AN old English proverb says, "Good wine needs no bush", meaning that something of good quality does not need to be advertised. This is especially true of Cambodia's traditional alcoholic beverage srah sohl, or rice wine.

As rice is the primary staple of most Cambodian diets, it comes as no surprise that the cheapest and most popular alcoholic beverage for most Cambodians is a potent brew made from the plentiful grain.

Similar to sake from Japan or cheongju from Korea, rice wine in Cambodia is produced by fermenting grains of rice until the starches in the rice convert into sugars, resulting in a mildly alcoholic liquid. Unlike wine made from grapes, the fermentation period can take as little as 24 hours.

"Once you have the equipment, the process is quite simply really," said Dos Lun of Tang Russey village in Takeo province.

Every second day Dos Lun boils 25 kilos of rice, lays it to dry in the sun, and then transfers it to plastic buckets, where it is mixed with a natural fermenting agent called dom bai in Khmer. The mixture is then left to bubble and ferment overnight. Once the rice has fermented, it is dumped into a large metal vat along with pure rainwater and covered with a purpose-built lid, sealed with a rice husk paste.

Leftover rice husks and scrap wood are used to start a small fire under the vat, heating the rice mixture so that the watery, alcoholic mixture evaporates, travelling up two metal pipes protruding from the lid and down through a concrete container full of water. The water in the container cools the liquid in the pipes, and a small spigot at the bottom of the container releases the clear, pure, mildly grainy-flavoured rice wine.

Three stages
"There are three stages of wine," said Dos Lun. "The first batch is extremely strong, and is not suitable for drinking. The second stage is the best, at about 30-percent alcohol content, and the third stage is very weak. I often mix the first and third batches to create an evenly balanced blend."


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If you don't drink, how will the rice wine merchant make his living?

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Dos Lun sells his natural rice wine from his stilted wooden house in the midst of rice fields and cow paddocks for 2,000 riels a litre, and can sell as many as 20 litres a day. "People like to buy rice wine from me because they know it's natural and not bad for you," he said. "You have to be careful because some producers of rice wine that sell in bulk from stores or roadside stalls put chemicals and pesticides in the wine to make it taste stronger, but really it just makes you sick."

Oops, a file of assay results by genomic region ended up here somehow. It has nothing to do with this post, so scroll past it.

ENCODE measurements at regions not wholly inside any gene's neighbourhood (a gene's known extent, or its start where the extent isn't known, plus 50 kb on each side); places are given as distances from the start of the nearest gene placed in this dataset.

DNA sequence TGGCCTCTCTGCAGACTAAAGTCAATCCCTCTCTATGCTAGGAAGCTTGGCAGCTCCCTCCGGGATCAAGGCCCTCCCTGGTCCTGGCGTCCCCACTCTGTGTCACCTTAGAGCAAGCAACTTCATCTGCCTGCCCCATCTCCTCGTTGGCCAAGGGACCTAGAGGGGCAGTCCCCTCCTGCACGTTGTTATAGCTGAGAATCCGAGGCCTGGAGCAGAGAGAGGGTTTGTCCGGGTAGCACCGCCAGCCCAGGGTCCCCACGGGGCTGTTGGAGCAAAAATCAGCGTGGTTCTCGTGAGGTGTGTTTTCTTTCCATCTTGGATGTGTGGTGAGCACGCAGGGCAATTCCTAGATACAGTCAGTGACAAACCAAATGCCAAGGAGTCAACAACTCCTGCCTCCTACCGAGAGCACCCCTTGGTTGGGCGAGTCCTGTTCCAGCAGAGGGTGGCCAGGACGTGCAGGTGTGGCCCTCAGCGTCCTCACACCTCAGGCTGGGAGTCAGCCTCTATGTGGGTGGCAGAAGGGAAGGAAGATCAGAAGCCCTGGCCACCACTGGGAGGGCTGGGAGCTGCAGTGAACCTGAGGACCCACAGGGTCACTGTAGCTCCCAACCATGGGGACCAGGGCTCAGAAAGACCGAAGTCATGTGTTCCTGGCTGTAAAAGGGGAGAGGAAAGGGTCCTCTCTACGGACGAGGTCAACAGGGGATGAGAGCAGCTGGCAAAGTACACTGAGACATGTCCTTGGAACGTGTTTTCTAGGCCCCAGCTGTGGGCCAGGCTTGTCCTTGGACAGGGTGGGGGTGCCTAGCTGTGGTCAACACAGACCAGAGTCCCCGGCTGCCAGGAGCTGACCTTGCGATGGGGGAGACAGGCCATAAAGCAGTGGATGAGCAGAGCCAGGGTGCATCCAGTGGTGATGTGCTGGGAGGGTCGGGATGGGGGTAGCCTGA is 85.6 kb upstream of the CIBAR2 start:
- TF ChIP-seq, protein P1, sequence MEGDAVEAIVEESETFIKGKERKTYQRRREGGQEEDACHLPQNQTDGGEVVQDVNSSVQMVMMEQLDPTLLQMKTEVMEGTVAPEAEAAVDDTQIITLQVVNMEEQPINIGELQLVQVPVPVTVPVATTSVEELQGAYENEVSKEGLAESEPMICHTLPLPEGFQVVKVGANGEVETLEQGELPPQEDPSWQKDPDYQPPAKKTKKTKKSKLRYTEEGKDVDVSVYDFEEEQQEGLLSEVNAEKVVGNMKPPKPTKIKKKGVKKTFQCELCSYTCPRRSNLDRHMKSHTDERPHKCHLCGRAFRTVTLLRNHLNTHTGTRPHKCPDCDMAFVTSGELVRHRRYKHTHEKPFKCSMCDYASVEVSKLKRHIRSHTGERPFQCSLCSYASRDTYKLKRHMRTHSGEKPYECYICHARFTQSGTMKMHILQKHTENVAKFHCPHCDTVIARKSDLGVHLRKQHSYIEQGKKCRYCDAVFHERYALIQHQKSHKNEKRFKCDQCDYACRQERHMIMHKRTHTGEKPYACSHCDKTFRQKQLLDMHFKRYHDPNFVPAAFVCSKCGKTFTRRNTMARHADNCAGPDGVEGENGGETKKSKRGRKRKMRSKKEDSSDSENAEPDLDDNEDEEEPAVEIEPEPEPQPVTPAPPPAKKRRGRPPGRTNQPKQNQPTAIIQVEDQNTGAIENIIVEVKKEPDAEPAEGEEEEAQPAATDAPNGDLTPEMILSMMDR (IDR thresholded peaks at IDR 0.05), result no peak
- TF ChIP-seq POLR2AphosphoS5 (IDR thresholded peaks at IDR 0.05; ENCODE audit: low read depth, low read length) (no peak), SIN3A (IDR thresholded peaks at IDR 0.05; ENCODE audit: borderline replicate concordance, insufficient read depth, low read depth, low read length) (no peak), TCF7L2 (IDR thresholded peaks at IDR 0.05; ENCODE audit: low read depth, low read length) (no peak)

Takeo native Khem Sokkhieng said, "I like to drink rice wine during special festivals or holidays and sometimes when I'm relaxing with friends or family, but some people drink it every day. Farmers who work in the rice fields will often drink one glass of srah sohl in the morning before they go to the fields in order to warm their body, and then again at night to relax."

Srah sohl can also be used as a base for traditional Khmer medicinal remedies, which many claim can cure everything from muscle aches, fatigue and stomach disorders to menstrual cramps and labour pains.

Medicinal
Medicinal rice wine in Cambodia goes by the name srah tinum, and can be produced by infusing pure rice wine with items such as herbs, roots, tree bark, and even insects.

Chen Veasna, owner of Restaurant No 66, a family-run restaurant on Street 360, has been selling srah tinum at the two-level restaurant for fifteen years, and believes wholeheartedly in its healing powers.

"All of the wine we sell here is good for aches and pains in the body," she said. "Some of the varieties are particularly good for women, although anybody can drink any of the varieties. And the greatest advantage of our wine is that it doesn't burn your stomach when you drink it because it contains no harsh mixtures or harmful ingredients."

Varieties of medicinal rice wine at the restaurant include srah gondia, a dark, rum-coloured brew that is made by infusing red termites in rice wine and then straining the bodies out. The resulting drink tastes a bit sweet and earthy, with flavours of almonds and nutmeg. It is said to help with blood circulation and menstrual cramps.

Srah bondul pich is made from the woody stems of a small plant native to Cambodia and possesses a vibrant yellow colour, with an extremely strong, bitter taste that coats the tongue long after it is swallowed. It is said to be most beneficial for elderly people and cure arthritis, rheumatism and body pains.

Srah tinum chen sei is the most common type of medicinal rice wine in Cambodia and is often taken to alleviate stomach disorders and fatigue. The best tasting wine by far at Restaurant No 66 is srah dom narp k'mull, a strongly alcoholic, sweet and slightly spicy blend, made from black sticky rice. The busy restaurant also sells regular srah sohl.

Hangover-free
All rice wine at Restaurant No 66 is sold by the litre and varies in price depending on the variety. "I can't even count the number of people that come here every day to purchase rice wine," said Chen Veasna. "People love it because it is healthy and it won't give you a headache or hangover the next morning, provided, of course, you don't go overboard on it."

Whether imbibed as a social lubricant, for pleasure, or for curative purposes, srah sohl is a long-established element of traditional Khmer culture, and to quote a common Khmer colloquialism, "If you don't drink, how will the rice wine merchant make his living?"